In February 2010, Viktor Yanukovych was freely and fairly elected president of Ukraine. It was not too surprising: The Ukrainian economy had contracted by 15 percent in 2009, and near political stalemate reigned in this fragile democracy. One year later, Yanukovych appears to be following the prescription of his political model, Russia’s Vladimir Putin, by swiftly concentrating power in his own hands and wealth among a small circle of associates.

In October, the Constitutional Court suspended the Ukrainian Constitution of 2004, returning to the 1996 constitution, which granted greater presidential powers. The country is no longer regarded as a democracy; Freedom House downgraded Ukraine to being only partially free, and Reporters Without Borders ranks Ukraine 131st out of 178 countries in press freedom. And local elections last October ended Ukraine’s string of free and fair elections.

The authorities defend their roughness as necessary to achieve reforms. Last summer, these statements had some credibility. In June, Yanukovych presented an ambitious economic reform program. In July, he reached agreement on a stabilization program with the International Monetary Fund, backed by $15 billion of credits. Impressively, Ukraine swiftly carried out the required early actions, such as tightening the state budget and raising gas prices for consumers.

The ensuing “reforms,” however, did not boost Ukraine’s competitiveness or market freedom but instead benefited a few businessmen close to the president. Yanukovych favors privatization, but the deals are neither transparent nor competitive. The national telecommunications company, Ukrtelecom, was sold to a single permitted buyer — an Austrian private-equity firm named EPIC — at the minimum price. More such deals are in the works. Last summer, Ukraine enacted a new law on government procurement, but major infrastructure projects connected with the Euro 2012 soccer championship were excluded from competition and appear reserved for a couple of the president’s closest associates.

Ukraine’s grain exports boomed in recent years, with domestic and international entrepreneurs stepping in. But last summer, Yanukovych ordered an embargo on exports, with quotas granted only to his associates. Food processing is declining as a result.

The key reform law was the tax code adopted last fall, but it cut taxes on big corporations while increasing the burden on small entrepreneurs, arousing protests all over Ukraine. In an apparent charade, Yanukovych vetoed the tax code, eliminating its worst aspects, but even so, big international auditing firms say the tax system has deteriorated, and many small businesses have closed.

In a brief annual address to parliament on April 7, Yanukovych appeared to have given up his reform pretenses, presenting platitudes, apart from insisting on privatization. Major pension and gas market reforms agreed to with the IMF have been postponed, while the grain export quotas have been maintained and tax reimbursements have stalled. As a result the IMF reforms have fallen apart.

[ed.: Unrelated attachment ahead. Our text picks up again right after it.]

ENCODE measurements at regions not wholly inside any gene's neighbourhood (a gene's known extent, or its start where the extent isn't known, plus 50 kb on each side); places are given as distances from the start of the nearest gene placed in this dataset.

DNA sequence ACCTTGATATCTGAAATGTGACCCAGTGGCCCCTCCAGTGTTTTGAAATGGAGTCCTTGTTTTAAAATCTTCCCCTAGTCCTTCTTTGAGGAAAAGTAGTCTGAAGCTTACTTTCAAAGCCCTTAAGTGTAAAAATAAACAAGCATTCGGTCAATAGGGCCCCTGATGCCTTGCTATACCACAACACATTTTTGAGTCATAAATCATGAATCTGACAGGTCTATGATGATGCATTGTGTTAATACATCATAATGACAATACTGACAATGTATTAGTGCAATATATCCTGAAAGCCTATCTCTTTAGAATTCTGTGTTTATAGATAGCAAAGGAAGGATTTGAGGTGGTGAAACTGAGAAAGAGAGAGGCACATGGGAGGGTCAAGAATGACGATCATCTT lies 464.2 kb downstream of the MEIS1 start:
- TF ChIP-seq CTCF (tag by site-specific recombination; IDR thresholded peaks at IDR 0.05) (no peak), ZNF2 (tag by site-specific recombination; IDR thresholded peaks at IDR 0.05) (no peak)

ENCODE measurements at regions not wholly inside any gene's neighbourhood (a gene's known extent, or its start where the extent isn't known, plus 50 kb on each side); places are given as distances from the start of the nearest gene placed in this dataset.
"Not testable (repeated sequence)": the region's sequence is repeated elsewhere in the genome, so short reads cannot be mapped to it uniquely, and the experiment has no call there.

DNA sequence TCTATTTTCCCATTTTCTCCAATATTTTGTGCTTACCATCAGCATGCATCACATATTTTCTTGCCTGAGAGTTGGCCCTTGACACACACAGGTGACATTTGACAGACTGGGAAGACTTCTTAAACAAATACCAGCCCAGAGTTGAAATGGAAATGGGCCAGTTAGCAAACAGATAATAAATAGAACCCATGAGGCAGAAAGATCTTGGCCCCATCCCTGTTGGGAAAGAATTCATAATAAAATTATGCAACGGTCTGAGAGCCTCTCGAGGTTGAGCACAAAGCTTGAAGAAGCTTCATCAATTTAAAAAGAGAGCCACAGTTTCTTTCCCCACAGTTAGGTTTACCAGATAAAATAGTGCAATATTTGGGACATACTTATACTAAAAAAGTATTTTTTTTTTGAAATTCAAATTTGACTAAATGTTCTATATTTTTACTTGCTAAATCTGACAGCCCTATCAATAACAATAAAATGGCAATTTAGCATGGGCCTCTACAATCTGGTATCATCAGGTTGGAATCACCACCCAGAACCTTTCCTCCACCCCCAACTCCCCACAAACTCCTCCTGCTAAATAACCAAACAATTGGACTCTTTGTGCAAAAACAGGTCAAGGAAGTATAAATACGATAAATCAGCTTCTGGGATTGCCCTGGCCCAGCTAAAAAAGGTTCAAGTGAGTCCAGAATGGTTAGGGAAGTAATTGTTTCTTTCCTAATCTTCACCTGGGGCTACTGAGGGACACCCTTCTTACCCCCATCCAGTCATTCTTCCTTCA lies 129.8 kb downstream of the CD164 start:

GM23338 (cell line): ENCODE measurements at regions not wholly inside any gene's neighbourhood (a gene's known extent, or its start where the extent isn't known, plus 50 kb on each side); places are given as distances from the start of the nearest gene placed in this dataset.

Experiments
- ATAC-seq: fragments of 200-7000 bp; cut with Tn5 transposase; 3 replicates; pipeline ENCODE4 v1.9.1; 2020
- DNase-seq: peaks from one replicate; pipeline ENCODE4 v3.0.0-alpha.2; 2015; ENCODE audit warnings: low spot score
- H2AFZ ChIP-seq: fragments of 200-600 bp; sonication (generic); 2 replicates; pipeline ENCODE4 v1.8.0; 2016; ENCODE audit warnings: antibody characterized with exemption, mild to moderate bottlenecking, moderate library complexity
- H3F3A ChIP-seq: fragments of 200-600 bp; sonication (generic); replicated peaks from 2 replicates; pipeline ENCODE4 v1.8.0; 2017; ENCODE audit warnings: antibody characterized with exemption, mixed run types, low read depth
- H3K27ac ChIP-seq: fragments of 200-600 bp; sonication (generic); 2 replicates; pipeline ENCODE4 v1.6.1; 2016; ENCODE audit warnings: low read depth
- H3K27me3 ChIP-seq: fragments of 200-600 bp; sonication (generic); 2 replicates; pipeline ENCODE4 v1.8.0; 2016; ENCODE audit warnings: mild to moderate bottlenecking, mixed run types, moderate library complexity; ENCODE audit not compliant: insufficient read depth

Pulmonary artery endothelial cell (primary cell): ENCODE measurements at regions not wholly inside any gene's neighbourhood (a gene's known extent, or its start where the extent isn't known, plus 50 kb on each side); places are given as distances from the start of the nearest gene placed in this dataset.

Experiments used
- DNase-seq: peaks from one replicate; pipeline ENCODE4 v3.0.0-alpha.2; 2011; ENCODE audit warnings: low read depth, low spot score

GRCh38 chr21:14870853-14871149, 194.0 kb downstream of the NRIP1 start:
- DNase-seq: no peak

The most sinister aspect of Yanukovych’s rule is the use of the judicial system to repress opponents and the media. In its recent human rights report, the State Department noted that prosecutors had brought charges against former prime minister Yulia Tymoshenko and other former high-level members of the government, and that the way the case was handled suggested it was politically motivated.

In March, prosecutors surprisingly charged former president Leonid Kuchma, a staunch Yanukovych supporter, with involvement in the murder of journalist Georgy Gongadze in 2000. Given Yanukovych’s attitude toward opposition media and his previous lack of interest in the case, the sudden concern does not seem plausible.

Yanukovych’s role in instigating the case has aroused online speculation in Ukraine about his motives. The media report that other Kuchma-era politicians are being investigated, notably the parliamentary speaker Volodymyr Lytvyn. Another hypothesis is that oligarchs allied with Yanukovych want to seize television stations or steelworks from Kuchma’s wealthy son-in-law, following the script of Russia’s prosecution of Mikhail Khodorkovsky. A third theory is that Yanukovych is taking revenge on Kuchma for not having ordered his security forces to shoot on the peaceful Orange Revolution protesters in 2004.

Meanwhile, economic growth was mediocre at 4 percent last year, and the same is expected this year. Transparency International reports rising corruption.

Can such misrule endure in today’s Europe? The spirit of the Orange Revolution lives on in multiple public protests against everything from unpaid wages to repression. In a year, the popularity of Yanukovych’s party has fallen by two-thirds, to 14 percent, and his approval rating has fallen to 17 percent. A large majority of Ukrainians, including in the Russian-dominated east, believe their country is going in the wrong direction.

Yanukovych does not seem to recognize what his Russian example does: To survive politically, even under light authoritarianism, requires remaining overwhelmingly popular.

The author is a senior fellow at the Peterson Institute for International Economics.